The price of Bitcoin fell sharply after Russian President Vladimir Putin went on television to announced a "special military operation" to complete the "demilitarization" of Ukraine.
All signs now point to an imminent Russian invasion of Ukraine, and there are media reports of explosions in the capital of Kyiv.
While Ukrainians and world citizens have more pressing concerns than the price of cryptocurrency at the moment, markets are a way of quantifying anxieties, given Russia's importance to the energy sector.
According to data from CoinMarketCap, the total cryptocurrency market cap has lost roughly 5% in the last 24 hours, bringing it to $1.6 trillion. Much of those losses came in the immediate run-up and aftermath of the invasion. In under half an hour, Bitcoin plummeted from its perch of $37,000 to below $35,500.
It's not just crypto markets that are spooked. U.S. stock markets continued further into correction territory today, with the Dow Jones Industrial Average dropping 1.38%. Asian markets, which were open during Putin's announcement, are also reacting; the Nikkei is down 1% and China's Hang Seng Index is trading over 2% lower.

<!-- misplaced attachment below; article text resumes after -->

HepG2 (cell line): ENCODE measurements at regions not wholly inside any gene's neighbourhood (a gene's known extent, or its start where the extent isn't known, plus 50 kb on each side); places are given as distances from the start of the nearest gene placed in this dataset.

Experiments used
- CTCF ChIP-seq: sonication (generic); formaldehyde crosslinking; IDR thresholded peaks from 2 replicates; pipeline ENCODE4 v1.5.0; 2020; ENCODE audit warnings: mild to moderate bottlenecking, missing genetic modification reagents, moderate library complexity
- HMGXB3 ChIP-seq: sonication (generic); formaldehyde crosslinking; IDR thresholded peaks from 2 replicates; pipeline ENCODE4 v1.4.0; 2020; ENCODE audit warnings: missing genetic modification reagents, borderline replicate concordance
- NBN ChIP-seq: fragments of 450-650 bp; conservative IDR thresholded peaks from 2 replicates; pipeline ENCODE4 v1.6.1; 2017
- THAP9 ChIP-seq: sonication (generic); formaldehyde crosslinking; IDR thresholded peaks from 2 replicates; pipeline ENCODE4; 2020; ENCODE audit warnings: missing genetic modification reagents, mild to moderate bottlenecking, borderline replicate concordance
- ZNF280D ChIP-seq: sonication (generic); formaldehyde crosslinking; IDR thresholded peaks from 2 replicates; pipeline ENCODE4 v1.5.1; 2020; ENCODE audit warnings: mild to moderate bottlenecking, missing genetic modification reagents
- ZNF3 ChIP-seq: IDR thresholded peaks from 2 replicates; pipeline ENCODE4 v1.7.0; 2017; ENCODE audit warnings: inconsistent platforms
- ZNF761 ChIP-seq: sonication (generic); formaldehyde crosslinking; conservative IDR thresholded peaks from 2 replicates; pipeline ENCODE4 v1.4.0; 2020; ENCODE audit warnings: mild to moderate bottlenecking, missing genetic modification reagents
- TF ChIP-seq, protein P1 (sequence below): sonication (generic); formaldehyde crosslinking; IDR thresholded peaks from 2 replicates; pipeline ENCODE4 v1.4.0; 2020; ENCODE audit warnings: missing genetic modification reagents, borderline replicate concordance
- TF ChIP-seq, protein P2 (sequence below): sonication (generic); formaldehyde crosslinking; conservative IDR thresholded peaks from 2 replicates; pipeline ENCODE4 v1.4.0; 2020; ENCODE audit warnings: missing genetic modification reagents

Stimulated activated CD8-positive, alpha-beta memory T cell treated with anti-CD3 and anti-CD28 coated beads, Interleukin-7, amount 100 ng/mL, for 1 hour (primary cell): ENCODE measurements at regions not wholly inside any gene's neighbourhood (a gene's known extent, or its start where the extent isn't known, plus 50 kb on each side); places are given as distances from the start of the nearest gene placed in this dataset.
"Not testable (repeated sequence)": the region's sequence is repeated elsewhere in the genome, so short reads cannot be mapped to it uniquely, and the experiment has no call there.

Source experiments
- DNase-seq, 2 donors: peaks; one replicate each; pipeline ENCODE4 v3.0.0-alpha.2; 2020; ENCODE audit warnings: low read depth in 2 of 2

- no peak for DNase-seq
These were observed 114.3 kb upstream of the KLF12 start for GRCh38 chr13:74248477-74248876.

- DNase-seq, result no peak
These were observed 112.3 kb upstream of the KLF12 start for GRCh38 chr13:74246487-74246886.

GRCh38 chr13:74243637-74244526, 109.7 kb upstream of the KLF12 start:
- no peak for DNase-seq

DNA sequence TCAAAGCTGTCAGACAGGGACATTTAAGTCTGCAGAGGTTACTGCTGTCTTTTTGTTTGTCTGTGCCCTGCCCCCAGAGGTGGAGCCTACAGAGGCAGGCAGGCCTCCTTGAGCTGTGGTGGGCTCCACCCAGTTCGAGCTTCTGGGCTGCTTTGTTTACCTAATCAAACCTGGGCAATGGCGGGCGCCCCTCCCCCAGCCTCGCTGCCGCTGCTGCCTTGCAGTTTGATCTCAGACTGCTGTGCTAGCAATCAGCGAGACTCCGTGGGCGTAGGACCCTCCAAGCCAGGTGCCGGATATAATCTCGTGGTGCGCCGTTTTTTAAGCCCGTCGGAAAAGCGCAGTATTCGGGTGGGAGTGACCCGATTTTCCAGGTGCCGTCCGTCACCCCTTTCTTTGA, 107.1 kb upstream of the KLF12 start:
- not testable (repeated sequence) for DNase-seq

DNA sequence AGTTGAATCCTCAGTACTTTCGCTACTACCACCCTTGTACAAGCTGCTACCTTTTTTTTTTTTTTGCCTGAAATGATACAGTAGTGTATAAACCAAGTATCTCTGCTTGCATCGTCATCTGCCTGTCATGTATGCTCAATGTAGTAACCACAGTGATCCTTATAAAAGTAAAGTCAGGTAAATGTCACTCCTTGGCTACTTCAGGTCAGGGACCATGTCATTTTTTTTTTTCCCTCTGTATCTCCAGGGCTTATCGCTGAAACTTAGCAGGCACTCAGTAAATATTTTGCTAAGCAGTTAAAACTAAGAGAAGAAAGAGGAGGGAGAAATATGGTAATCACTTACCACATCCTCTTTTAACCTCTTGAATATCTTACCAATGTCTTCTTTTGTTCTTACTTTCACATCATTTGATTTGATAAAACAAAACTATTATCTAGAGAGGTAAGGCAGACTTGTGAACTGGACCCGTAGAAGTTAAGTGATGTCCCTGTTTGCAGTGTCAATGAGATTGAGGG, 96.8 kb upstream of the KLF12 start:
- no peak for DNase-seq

Economist Jason Furman, a former advisor to President Barack Obama, this week said, “Russia is incredibly unimportant in the global economy except for oil and gas. It’s basically a big gas station.”
With supply chains already stretched thin and inflation on the rise globally, an energy shortage will only add to the worries of businesses and consumers alike. Although Bitcoin is often touted as a hedge against inflation and economic certainties, it's introduction to traditional finance means that its price movements are increasingly correlated to stock markets.